Kerala HC sets new norm for conversion before marriage
The Kerala High Court has refused to recognise a religious conversion before marriage. Will this new norm be validated for the future?
Kerala, land of the alleged Love Jihad, has just managed to reverse a Hindu-Muslim marriage on the ground that a religious conversion just before marriage sounds suspicious. The interesting twist to the tale is that this is a case of a Muslim groom who converted to Hinduism, apparently with the blessings of the Vishwa Hindu Parishad (VHP).
The Kerala High Court, reports The Times of India, deemed the conversion of the groom Shaiju M to Hinduism before his marriage to Ashwathy Ravindran as invalid. Even though both were adults, and thus entitled to marry according to their wishes, Justices Pius C Kuriakose and Babu Mathew P Joseph said their marriage would be valid only if they registered it under the Special Marriage Act.
The judgement is controversial—and is sure to be challenged by religious organisations—for three reasons.
First, conversion before marriage is often the norm in inter-religious marriages, especially where Hindus marry into Muslim and Catholic families, and if they want their weddings to be solemnised according to Islamic or Church regulations. Does the judgement mean all religious conversions before marriage will be invalid before the law?
Second, while there are clear guidelines laid down by Islam and Christianity on how someone can convert, Hinduism has no such established norm that is widely accepted and recognised by law. The VHP and other Hindu organisations, which try and encourage conversions (or reconversions) from other religions, have evolved their own norms which do not have scriptural sanction. Nevertheless, for a court to decide that such conversions are invalid is a bit of a leap into uncharted territory.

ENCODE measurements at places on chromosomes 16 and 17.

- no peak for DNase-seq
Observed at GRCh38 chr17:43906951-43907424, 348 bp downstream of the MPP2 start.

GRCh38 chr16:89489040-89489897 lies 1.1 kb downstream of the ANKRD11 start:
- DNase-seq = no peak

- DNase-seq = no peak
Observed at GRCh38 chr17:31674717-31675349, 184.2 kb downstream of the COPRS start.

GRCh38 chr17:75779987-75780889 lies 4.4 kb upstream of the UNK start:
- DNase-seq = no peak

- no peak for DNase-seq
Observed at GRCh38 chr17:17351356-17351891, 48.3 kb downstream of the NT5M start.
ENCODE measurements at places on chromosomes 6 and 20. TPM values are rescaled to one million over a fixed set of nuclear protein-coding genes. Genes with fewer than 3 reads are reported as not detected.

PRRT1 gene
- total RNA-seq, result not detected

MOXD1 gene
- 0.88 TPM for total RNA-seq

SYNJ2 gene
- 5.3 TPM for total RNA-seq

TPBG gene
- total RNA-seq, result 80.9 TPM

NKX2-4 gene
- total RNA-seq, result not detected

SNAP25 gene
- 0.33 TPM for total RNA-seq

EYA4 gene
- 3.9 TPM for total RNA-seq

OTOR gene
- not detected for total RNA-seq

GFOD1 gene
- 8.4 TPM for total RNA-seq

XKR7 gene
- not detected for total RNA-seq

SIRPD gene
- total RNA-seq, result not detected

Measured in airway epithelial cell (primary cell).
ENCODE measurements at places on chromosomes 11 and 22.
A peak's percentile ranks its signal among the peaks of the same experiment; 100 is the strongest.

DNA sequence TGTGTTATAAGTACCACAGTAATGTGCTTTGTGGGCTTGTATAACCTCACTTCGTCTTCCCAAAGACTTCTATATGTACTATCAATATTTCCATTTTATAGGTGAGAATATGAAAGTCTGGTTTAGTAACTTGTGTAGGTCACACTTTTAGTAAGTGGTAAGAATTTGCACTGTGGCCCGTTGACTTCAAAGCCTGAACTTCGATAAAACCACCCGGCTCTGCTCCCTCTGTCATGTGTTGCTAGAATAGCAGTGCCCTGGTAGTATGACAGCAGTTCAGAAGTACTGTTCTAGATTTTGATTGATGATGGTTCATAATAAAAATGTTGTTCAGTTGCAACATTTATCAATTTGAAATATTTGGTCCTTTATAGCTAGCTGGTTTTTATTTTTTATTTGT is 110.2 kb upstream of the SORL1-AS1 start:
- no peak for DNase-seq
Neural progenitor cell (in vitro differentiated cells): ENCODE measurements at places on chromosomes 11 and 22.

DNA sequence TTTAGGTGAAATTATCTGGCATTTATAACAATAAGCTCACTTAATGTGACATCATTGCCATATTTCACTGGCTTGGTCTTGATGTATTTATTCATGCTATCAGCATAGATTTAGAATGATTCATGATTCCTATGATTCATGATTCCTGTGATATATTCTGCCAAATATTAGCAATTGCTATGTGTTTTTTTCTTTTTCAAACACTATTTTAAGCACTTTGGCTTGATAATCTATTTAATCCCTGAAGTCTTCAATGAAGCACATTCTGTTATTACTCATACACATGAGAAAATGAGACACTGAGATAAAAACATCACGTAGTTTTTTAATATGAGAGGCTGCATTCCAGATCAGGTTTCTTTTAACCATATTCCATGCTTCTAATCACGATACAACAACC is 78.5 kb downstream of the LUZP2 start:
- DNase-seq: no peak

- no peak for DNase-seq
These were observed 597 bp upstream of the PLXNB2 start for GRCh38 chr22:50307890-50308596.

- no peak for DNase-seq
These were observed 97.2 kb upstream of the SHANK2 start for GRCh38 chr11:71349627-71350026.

Third, the court’s insistence that the marriage will be recognised only if it is done under the Special Marriages Act (a.k.a registered or civil marriage) will set a new precedent for inter-religious marriages. It is not at all certain that courts can demand that couples should compulsorily opt for a civil marriage, when the law does not say so. In this case, the court has ordered the woman, Ashwathy, to stay with her parents till they opt for a civil marriage.
However, the idea is in itself progressive. Anecdotal evidence suggests that many inter-religious marriages are conducted after shotgun “conversions” which may be purely tactical on the part of the converting spouse and intended to avoid injuring the feelings of the groom’s or bride’s family. But once registered under a community’s marriage code, the spouse is bound by the limitations of that community’s marriage laws, unless the couple go through the additional trouble of also registering their marriage under the Special Marriages Act.
Opportunistic conversions happen in all communities. In fact, some Hindu men are known to convert to Islam just because that religion permits bigamy – otherwise forbidden to Hindus.
However, one learns that Kareena Kapoor, who married Saif Ali Khan recently, did not convert to Islam despite the fact that she was to become the Begum of Pataudi.
If one assumes that many people converting just before marriage are doing so only for the purpose of societal acceptance or even nefarious reasons, the requirement that they should opt for the Special Marriages Act will offer the protection of the law to the couple instead of leaving them at the mercy of the religious law that would otherwise govern such marriages.
If the Kerala High Court order in the case of Shaiju and Ashwathy passes muster in the highest court, it would be a tiny move in the direction of a more uniform civil code.
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